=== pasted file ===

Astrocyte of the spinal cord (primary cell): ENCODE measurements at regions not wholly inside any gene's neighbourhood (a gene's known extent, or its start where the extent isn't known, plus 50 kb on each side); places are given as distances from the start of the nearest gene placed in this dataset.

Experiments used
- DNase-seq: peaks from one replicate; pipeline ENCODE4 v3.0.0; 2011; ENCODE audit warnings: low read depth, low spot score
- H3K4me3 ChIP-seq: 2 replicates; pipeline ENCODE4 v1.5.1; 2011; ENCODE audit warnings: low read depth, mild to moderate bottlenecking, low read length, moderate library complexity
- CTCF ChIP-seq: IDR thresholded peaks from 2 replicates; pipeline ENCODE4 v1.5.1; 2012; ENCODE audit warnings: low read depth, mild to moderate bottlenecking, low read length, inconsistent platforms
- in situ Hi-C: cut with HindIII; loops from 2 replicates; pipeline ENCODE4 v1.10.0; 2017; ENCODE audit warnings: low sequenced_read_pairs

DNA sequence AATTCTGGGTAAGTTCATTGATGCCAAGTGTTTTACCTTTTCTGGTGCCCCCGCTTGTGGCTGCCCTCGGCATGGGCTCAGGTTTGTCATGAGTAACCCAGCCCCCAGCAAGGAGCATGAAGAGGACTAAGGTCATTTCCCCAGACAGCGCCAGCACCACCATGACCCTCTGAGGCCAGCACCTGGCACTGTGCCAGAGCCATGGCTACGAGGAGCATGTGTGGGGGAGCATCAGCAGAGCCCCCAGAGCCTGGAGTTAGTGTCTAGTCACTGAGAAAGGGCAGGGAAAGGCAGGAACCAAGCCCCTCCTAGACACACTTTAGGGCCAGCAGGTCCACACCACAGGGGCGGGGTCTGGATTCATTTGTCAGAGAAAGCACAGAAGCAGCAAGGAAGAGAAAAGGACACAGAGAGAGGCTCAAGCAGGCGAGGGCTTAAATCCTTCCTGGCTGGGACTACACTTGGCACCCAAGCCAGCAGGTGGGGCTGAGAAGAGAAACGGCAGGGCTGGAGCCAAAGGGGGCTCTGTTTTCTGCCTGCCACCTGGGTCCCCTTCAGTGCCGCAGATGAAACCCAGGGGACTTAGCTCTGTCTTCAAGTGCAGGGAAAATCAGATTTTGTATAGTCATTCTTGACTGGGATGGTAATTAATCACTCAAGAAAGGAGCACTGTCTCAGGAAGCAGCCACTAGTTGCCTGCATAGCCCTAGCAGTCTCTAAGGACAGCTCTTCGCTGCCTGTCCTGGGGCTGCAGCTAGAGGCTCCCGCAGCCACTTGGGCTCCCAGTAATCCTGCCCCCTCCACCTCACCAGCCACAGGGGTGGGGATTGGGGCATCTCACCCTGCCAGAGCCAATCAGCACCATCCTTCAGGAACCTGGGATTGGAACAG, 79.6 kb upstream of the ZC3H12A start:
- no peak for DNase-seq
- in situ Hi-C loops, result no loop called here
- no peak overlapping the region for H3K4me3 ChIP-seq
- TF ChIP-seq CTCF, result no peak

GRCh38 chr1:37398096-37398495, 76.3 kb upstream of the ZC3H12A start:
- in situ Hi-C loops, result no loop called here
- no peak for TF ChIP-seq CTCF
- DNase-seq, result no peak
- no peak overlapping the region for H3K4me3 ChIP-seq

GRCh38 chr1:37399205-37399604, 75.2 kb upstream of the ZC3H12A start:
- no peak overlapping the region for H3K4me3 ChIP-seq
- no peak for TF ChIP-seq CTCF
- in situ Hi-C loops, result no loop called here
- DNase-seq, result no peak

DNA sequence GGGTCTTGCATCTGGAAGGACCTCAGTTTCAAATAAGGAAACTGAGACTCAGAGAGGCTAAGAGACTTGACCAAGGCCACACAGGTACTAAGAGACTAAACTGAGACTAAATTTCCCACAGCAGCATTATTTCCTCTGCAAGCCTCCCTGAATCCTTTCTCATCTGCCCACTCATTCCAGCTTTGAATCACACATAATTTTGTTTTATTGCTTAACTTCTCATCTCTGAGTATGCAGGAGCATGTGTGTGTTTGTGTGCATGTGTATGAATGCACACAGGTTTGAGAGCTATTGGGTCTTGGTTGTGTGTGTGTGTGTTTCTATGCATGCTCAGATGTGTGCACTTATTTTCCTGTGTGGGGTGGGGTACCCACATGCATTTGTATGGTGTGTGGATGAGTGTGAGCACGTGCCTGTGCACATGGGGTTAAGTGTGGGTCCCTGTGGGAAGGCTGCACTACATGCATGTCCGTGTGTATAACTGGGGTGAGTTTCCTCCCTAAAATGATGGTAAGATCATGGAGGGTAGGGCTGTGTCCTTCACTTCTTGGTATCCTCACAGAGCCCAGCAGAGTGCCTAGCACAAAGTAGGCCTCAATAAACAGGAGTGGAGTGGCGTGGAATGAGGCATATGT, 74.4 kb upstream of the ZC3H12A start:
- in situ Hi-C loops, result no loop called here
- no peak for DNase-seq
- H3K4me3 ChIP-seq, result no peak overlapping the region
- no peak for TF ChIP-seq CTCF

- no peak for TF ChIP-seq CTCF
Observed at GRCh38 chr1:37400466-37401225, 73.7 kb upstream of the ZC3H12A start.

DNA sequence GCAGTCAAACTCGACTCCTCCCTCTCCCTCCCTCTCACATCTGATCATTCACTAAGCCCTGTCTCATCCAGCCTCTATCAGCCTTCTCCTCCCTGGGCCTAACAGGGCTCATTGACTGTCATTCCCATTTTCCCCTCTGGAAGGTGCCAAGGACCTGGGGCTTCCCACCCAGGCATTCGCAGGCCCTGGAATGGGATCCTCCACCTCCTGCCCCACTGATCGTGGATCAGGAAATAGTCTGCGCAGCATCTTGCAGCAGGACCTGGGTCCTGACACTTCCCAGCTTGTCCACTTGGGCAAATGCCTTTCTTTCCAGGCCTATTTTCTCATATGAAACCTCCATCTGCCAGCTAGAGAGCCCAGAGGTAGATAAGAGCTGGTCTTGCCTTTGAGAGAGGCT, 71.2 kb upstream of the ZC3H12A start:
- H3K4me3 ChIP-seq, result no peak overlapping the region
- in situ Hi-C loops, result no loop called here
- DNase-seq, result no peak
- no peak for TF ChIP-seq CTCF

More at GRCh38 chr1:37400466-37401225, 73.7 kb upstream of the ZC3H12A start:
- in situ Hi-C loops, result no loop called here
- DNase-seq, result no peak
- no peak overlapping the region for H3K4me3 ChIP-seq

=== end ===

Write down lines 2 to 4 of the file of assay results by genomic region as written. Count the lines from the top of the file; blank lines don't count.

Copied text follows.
Experiments used
- DNase-seq: peaks from one replicate; pipeline ENCODE4 v3.0.0; 2011; ENCODE audit warnings: low read depth, low spot score
- H3K4me3 ChIP-seq: 2 replicates; pipeline ENCODE4 v1.5.1; 2011; ENCODE audit warnings: low read depth, mild to moderate bottlenecking, low read length, moderate library complexity